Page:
“We export more to Ireland than we do to China, almost twice as much to Belgium as we do to India and nearly three times as much to Sweden as we do to Brazil. It is not realistic to think we could just replace European trade with these new markets.” Theresa May, April 2016.
While the Prime Minister seems to understand that trade with the European Union is sizeable, she also seems to be under the illusion that Britain can pick and choose during the Brexit negotiations. Let’s keep trade but stop immigration, payments to Brussels, and oversight from the European Court of Justice. This option won’t be available.
The reality is that Britain faces a trade-off. More distance from the EU means bigger income loss. The Centre for Economic Performance at the London School of Economics estimates that a hard Brexit, i.e. falling back on World Trade Organization terms, will cut trade by 40% over 10 years. For the average household earning around £23,000, this translates into £600 less per year. The softest version of Brexit, i.e. the Norwegian model, still reduces trade by 20-25%, and household income by £300.
Unlike May, UK businesses are keenly aware of these trade-offs. After their dressing-down at the election, the government is finally listening to their demands. Here are the three things business needs and why it will be tricky to achieve these goals.
- A transition period
According to a recent survey by the Confederation of British Industry, 40% of businesses say that Brexit affected their investment decision. And for 98% of them, it’s in a negative way. The main issue for them is uncertainty, businesses can’t wait until a final deal emerges. Hence, the only solution is a commitment to a transition period that preserves access to the single market and membership of the customs union.
Eurosceptics are reluctant to agree to such a transition period, as they are afraid it will turn into a permanent arrangement. The good news is that a recent statement by prominent Leaver Michael Gove indicates that they are coming round to the idea. The bad news is that EU members realised that this uncertainty is prompting companies to relocate parts of their business to Europe. Paris, Frankfurt, and Dublin are most excited about the prospects to grow their financial services sector, while an announcement by Easyjet to set up a new subsidiary in Vienna to keep its EU license after Brexit shows that other cities are hopeful too.
2. Access to the single market
Eurosceptics’ fear of a transition period turning permanent is not unwarranted. Businesses will certainly lobby for it as access to the single market and membership of the customs union is the best possible outcome for them anyway.
In a new study which I co-authored with Michael Mayer, Julia Hautz, and Richard Whittington, we show that British companies’ international activities were always less Europe-focused than those of their counterparts in Germany and France. Still, 44% of British exports go to the EU and 16% to countries with EU free-trade agreements. In many industries complex supply chains mean that a product crosses the Channel several times before it is completed. If the UK does not want these businesses to relocate, they have to ensure frictionless movement. Long queues at the border are just as bad as tariffs.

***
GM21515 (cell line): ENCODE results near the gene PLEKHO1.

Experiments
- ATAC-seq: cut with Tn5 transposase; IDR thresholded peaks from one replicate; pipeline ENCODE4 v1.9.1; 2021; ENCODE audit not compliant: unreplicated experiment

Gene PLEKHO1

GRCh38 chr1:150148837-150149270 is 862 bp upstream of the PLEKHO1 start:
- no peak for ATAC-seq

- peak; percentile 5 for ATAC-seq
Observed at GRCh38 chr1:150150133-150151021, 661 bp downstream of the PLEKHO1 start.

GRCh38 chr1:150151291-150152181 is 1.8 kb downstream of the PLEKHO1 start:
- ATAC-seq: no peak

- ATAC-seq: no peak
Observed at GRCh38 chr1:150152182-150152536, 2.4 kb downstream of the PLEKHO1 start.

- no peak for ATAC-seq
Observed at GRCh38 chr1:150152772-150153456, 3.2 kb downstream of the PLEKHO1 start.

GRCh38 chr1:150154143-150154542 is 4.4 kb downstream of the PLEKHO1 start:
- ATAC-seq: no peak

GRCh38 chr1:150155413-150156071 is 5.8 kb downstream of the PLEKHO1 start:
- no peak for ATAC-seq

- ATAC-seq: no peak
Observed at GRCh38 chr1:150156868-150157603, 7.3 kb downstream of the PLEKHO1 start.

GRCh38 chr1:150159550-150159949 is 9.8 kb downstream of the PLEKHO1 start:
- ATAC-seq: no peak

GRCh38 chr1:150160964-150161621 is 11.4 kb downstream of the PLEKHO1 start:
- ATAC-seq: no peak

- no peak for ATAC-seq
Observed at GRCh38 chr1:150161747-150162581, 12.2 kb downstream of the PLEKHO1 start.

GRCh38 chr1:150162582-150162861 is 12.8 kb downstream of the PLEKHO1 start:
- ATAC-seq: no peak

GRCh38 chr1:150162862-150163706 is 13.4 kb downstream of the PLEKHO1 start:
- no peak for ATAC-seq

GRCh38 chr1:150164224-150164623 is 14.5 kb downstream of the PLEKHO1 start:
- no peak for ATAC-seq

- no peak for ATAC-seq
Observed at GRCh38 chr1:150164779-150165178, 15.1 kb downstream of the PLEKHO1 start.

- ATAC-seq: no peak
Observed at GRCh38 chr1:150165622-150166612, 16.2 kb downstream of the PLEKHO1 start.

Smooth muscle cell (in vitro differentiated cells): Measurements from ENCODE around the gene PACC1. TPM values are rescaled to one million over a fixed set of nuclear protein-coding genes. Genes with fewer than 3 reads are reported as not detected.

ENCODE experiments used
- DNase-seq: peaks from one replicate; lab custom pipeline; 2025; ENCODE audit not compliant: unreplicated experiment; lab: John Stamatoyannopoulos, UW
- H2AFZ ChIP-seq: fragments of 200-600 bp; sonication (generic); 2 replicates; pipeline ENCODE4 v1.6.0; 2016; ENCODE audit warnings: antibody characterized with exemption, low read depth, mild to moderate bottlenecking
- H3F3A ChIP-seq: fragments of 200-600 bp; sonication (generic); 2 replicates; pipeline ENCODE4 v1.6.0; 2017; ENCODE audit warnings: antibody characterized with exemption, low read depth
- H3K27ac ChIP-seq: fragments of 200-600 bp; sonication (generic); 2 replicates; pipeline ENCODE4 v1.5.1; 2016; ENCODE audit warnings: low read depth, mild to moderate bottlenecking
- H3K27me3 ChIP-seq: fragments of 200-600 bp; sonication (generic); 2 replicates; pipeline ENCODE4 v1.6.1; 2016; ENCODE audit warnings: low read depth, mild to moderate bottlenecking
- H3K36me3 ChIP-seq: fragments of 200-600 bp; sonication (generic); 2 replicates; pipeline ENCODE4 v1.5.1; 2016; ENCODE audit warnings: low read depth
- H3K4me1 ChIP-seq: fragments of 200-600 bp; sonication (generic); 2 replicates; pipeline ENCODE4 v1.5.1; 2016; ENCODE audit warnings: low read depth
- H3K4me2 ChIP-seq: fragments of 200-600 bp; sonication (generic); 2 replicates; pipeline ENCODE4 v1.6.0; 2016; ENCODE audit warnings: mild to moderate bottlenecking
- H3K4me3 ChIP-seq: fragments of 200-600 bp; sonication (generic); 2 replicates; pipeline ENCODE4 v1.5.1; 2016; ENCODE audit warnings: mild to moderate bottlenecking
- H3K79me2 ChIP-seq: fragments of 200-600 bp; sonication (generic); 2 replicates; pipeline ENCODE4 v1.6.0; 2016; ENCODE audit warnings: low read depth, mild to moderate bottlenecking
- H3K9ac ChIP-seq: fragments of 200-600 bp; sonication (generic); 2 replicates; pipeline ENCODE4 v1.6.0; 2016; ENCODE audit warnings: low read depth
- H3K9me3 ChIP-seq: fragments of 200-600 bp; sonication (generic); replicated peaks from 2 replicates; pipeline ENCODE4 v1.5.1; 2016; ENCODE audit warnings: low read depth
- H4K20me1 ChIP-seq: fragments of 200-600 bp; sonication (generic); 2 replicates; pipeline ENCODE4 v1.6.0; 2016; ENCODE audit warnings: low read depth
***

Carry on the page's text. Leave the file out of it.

A particularly tricky issue is passporting rights which allow financial institutions based in the UK and regulated by UK authorities the ability to offer their services across the EU. Even in a soft version of Brexit it is unlikely that these passporting rights will be maintained.
3. Access to EU workers
Immigration was repeatedly cited as the main reason why people voted leave. While this was often interpreted as a desire to reduce immigration, surveys typically asked about regaining control over immigration. In Lord Ashcroft’s election day poll, for example, 49% of leavers cited this as their main motivation. Businesses do not have a problem with such a stance as long as control does not come with an avalanche of bureaucracy.
From a business perspective, the interest of the UK and the EU should be aligned. Access to EU workers benefits the economy as a whole. As a farmer who supported Brexit pointedly noted, his fruit empire faces ruin without EU migrant workers.
Still, the anti-immigration beast will be hard to tame. The EU is not willing to hand over control over migration as free movement of people is one of the four freedoms. A solution could be an ‘emergency brake’ that is available to members of the European Economic Area, such as Norway. Even a quota might be possible as Lichtenstein, another member of the EEA, has this already.
While a proper transition period, access to the single market, and the possibility to recruit in the EU are most important for UK businesses, the list is much longer.
The new efforts of the government to engage with business give cause for optimism. Most likely, the government has noticed that the voter’s mood has shifted. In a recent survey, 52% want a soft Brexit, while 44% prefer a hard Brexit. Unfortunately time is not on the UK’s side and many business leaders are discouraged that Britain remains in a state of nervous breakdown rather than hammering out realistic suggestions.
Christian Stadler is the Professor of Strategic Management at Warwick Business School. He is author of Enduring Success: What We Can Learn From The History Of Outstanding Corporations.